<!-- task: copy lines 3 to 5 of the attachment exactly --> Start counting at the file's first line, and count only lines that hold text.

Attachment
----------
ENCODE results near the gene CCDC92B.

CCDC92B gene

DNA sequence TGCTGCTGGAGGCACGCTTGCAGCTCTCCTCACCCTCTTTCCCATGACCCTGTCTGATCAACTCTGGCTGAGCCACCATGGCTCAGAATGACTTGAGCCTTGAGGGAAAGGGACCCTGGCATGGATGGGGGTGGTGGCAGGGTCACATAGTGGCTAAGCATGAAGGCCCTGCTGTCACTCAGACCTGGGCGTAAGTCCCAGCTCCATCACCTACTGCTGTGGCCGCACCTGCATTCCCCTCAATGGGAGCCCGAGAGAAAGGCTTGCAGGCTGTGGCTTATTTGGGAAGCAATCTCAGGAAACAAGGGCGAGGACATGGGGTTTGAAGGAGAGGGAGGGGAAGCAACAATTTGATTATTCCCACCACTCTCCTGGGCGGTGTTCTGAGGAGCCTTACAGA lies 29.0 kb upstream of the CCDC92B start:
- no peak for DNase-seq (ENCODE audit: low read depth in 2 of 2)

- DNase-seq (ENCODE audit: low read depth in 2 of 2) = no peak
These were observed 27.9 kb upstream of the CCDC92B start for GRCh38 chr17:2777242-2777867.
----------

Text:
DNA sequence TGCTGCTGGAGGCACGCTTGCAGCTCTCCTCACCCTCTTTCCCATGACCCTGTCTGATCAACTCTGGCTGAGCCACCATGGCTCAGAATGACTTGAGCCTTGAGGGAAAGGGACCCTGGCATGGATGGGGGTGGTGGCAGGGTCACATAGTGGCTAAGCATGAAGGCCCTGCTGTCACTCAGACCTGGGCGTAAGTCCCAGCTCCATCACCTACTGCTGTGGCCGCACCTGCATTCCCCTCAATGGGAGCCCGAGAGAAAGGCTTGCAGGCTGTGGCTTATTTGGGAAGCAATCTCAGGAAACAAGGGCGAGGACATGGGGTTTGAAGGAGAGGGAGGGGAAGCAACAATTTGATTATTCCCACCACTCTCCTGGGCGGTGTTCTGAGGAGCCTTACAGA lies 29.0 kb upstream of the CCDC92B start:
- no peak for DNase-seq (ENCODE audit: low read depth in 2 of 2)

- DNase-seq (ENCODE audit: low read depth in 2 of 2) = no peak